I’m over The Hobbit and The Lord of the Rings.  The first set of movies enhanced the tales by elaborating and showing connections that might not have been picked up upon by readers.  They took J.R.R. Tolkien’s writing and demonstrated the best parts of it.  The Hobbit films shows Tolkien’s weaknesses and faults (yes, let’s just have the eagles show up every time that it is inconvenient to write something else but not any time before when it would actually be helpful).  I can’t give this movie a completely negative review because it does have some quality to it, but it is tedious and the culmination of three movies of frustration.  It reminds me of watching the The Chronicles of Narnia TV adaptation.  You watched it because you were happy to have a live action Narnia, but it wasn’t that good.  I’m thankful that the series is over and I no longer feel an obligation to it…which is sad since the book holds a special place.  I think I’d rather watch the 1977 Rankin-Bass animated version.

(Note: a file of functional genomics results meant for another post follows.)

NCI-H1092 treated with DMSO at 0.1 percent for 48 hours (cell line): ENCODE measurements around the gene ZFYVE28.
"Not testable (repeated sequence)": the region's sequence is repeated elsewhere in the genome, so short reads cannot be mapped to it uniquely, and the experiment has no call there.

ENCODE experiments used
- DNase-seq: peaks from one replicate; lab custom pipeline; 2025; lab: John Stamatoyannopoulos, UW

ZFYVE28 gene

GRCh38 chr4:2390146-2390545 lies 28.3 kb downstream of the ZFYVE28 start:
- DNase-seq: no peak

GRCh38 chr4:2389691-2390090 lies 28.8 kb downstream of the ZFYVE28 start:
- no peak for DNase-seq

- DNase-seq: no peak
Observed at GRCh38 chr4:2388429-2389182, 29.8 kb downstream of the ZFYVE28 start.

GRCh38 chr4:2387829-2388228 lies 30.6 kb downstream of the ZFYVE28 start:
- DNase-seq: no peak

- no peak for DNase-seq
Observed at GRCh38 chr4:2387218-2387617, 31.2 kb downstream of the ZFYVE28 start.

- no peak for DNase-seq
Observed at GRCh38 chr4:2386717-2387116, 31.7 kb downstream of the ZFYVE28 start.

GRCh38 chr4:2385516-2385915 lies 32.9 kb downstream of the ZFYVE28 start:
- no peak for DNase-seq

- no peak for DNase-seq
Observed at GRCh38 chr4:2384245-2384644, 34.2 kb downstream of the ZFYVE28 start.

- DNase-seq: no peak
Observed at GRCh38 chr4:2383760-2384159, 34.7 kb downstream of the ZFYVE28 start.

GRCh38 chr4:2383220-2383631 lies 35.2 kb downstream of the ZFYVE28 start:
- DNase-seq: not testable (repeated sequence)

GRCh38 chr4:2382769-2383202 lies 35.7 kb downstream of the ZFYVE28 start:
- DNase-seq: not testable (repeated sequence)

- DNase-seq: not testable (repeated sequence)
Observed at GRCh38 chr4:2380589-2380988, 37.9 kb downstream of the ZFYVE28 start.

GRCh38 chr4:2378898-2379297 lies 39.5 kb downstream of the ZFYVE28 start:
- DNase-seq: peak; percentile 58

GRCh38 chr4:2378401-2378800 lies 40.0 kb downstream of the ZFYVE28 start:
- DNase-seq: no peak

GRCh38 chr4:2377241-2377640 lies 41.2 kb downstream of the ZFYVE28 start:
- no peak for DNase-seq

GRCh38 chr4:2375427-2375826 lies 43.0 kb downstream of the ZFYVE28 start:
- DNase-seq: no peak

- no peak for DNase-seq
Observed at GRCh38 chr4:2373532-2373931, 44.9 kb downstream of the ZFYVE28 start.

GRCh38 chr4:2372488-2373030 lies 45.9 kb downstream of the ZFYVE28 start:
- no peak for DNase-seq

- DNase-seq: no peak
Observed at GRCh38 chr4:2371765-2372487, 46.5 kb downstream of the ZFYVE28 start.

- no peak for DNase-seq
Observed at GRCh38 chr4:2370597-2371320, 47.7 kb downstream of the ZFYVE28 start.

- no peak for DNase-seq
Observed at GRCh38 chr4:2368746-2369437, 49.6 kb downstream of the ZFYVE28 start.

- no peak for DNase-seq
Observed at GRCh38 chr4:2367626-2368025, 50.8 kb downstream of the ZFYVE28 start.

Related Links:

The Hobbit:  An Unexpected Journey (2012)

The Hobbit:  The Desolation of Smaug (2013)

The Lord of the Rings:  The Fellowship of the Ring (2001)

The Lord of the Rings:  The Two Towers (2002)

The Lord of the Rings:  The Return of the King (2003)

The Hobbit (1977)

The Return of the King (1978)

The Lord of the Rings (1978)

Author: JPRoscoe View all posts by
Follow me on Twitter @JPRoscoe76! Loves all things pop-culture especially if it has a bit of a counter-culture twist. Plays video games (basically from the start when a neighbor brought home an Atari 2600), comic loving (for almost 30 years), and a true critic of movies. Enjoys the art house but also isn't afraid to let in one or two popular movies at the same time.